I kept straying from the tour because I was distracted by the plants. Wishing I had my big camera with me, I walked around the garden a few times. We’ve had so much rain this spring, and it’s been so gray. It was nice to saunter around a garden in the late afternoon sun. I took over 100 snapshots, trying to inhale all of spring in one day. Why can’t you photograph smell? I kept looping back to the woodsy areas to smell the earth and look at the fiddle heads. These shots don’t do the garden justice, but maybe they will entice you to visit the gardens yourself. You’ll want to buy Rob’s book of quality photos as a reminder of your visit.
Today was the first meeting-free day of the week, and my friend Michelle and I got outside for a few minutes to check in on spring. I know they’ve been out for a couple of weeks now, but this is the first time I’ve seen snowdrops and crocuses in person. We stretched right out on the Rodale walking trail to take these photos.
We saw this lone purple crocus taking in the sun. The sunlight was gorgeous, but the shadows were quite harsh. I forgot my diffusion screens today, but Michelle used her hooded sweatshirt to create shade.
This last shot is a TTV image. You create the image by taking a photo with one camera through the viewfinder of another camera. TTV is a fun way to reuse old waist-level viewfinder cameras. I found my Kodak Duaflex and a Starflex at thrift stores, and made a shooting tube to block light leaks. (You can find templates online.) Your images will be backwards, but you can flip them in a program like Photoshop and crop them to a square size. Over the years, my favorite TTV photos have been of retro architecture, but the weather was nice and the flowers were willing, and it was fun to play outdoors.
Hamamelis mollis ‘Princeton Gold’
3 photos of Hamamelis X intermedia ‘Rubin’
Hamamelis vernalis ‘Sandra’
Hamamelis X intermedia ‘Luna’
2 photos of Hamamelis vernalis ‘Christmas Cheer’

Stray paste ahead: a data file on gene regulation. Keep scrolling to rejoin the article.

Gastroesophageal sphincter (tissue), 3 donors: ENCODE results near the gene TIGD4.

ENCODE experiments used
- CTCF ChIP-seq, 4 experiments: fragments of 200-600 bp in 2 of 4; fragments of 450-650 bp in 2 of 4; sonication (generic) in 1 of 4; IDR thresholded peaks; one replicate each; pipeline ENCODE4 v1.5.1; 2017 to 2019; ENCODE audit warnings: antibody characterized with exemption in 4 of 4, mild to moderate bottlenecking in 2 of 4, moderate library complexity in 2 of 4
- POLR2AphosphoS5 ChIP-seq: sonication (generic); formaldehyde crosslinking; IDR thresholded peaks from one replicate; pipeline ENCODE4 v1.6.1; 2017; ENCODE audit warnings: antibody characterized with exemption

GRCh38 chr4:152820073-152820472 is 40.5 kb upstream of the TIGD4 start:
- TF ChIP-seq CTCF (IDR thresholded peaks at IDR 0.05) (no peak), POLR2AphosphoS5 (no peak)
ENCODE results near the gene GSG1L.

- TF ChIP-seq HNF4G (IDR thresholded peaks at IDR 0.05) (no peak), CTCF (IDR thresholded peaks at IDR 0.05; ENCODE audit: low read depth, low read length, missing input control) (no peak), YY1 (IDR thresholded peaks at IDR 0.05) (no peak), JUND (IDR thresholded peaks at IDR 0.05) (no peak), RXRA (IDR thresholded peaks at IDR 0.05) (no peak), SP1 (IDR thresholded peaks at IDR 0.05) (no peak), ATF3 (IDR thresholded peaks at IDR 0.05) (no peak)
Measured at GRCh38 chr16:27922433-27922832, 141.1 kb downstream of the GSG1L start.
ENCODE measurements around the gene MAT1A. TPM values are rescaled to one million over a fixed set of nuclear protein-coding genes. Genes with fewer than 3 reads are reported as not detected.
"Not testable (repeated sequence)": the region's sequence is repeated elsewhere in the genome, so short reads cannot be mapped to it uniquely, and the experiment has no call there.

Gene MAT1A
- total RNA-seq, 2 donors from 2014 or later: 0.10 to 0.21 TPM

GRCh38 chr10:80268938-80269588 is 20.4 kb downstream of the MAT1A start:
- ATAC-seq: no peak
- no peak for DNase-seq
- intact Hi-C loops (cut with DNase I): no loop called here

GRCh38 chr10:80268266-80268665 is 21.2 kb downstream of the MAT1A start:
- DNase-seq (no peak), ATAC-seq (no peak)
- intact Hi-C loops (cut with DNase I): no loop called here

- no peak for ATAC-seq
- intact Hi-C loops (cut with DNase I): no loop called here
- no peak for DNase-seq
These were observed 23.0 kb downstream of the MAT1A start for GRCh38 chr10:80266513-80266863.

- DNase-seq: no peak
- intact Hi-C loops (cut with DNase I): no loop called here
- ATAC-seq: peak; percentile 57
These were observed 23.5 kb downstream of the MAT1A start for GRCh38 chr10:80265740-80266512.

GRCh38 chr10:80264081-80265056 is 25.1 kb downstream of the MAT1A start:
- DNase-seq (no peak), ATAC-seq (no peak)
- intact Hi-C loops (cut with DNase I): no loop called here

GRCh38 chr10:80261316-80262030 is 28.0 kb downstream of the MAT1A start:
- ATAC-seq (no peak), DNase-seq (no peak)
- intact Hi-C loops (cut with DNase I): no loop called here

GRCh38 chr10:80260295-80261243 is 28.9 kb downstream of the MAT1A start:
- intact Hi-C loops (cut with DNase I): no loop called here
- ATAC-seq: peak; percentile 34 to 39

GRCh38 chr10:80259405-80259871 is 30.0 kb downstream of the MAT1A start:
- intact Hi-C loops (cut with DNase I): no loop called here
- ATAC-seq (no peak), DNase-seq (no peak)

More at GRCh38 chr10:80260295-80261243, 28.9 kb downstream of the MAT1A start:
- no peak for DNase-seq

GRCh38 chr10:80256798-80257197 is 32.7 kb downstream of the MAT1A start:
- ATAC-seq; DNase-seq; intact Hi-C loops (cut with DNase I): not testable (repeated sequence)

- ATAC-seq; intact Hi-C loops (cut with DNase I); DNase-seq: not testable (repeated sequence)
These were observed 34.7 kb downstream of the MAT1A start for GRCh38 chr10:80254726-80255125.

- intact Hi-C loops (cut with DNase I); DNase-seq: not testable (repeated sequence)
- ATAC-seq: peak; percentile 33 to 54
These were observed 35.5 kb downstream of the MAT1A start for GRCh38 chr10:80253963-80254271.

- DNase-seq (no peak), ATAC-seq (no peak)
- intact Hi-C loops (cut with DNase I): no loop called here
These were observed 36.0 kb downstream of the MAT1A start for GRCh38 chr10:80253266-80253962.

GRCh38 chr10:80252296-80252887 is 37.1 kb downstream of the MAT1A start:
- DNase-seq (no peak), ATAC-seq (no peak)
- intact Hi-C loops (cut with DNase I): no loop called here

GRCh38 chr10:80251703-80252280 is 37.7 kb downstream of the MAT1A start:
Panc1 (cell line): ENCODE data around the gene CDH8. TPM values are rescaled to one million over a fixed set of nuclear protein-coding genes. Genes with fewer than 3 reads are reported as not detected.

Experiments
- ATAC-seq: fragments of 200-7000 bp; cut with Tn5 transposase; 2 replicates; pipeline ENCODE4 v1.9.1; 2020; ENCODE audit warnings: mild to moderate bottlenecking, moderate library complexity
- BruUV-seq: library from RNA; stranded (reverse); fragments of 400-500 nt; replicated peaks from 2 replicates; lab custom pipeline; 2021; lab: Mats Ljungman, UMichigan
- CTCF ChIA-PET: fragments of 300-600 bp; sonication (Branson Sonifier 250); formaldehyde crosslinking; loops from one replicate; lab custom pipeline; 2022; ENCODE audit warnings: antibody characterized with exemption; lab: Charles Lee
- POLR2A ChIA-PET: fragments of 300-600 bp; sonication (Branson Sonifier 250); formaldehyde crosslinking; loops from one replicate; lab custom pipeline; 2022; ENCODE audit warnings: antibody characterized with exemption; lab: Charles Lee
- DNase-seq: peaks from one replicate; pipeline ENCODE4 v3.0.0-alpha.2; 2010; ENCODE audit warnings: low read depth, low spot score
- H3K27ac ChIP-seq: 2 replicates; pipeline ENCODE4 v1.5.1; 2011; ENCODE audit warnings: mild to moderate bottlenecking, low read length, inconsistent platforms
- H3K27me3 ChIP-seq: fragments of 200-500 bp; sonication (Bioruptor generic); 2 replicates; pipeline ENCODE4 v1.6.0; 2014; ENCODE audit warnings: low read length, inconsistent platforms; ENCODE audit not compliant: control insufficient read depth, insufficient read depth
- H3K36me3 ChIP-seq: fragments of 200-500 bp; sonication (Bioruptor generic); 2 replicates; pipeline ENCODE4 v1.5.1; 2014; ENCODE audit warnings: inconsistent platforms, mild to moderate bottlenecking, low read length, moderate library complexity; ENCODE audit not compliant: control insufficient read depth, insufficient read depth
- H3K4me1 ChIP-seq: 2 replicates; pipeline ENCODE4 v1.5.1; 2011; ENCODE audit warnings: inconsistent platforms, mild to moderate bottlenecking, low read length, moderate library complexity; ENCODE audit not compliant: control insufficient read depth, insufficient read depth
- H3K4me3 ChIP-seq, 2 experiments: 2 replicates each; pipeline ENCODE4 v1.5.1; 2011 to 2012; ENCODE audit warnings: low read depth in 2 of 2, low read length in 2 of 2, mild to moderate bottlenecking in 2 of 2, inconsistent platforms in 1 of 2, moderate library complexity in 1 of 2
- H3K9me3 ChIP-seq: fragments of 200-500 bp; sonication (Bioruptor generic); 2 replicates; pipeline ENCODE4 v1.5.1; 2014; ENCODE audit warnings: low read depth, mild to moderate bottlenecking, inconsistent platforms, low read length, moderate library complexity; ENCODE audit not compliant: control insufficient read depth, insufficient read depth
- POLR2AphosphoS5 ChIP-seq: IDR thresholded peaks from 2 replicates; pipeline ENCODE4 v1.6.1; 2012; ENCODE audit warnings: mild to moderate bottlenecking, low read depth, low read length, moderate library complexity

Hamamelis vernalis ‘Sandra’
The arboretum is a great place all year round—the paved paths give you a mud-free place to stretch your legs. After a season of dead-winter-tree blog photos, I was happy to look at this sign of spring. Armed with a map, sunscreen, and camera bag and bundled up in two sweaters, I set out to see all the witch hazel. I spent the whole day at the arboretum. The blossoms started to look surreal after awhile. Did you ever pronounce an everyday word, like “typewriter” or “Dorothy,” over and over again until it starts to sound strange? I kept looking at the little blossoms and they started to look like prehistoric muppet-y anemone animal creatures. On the fuller branches, they started to look like they were in hectic motion, a city of witch hazel. The blue sky and yellow and red flowers warmed the day right up (or maybe it was those two sweaters).
But wait, next week there’s more! It was a beautiful bright sunny day, and I ducked into the fernery while I waited for the light to soften. Come back next Thursday to see some gorgeous ferns and new growth. It’s springtime in the fernery!
The witch hazels are in bloom at the Morris Arboretum. I’ll have to edit my photos tomorrow or later in the week. In the meantime, here is another sign that it’s almost spring. And apologies to the kindly Arboretum walker who thought I’d collapsed on the pavement when I was stretched out photographing this little bloom. “THANK YOU for moving,” she said. Nancy and I think it is winter aconite (Eranthis).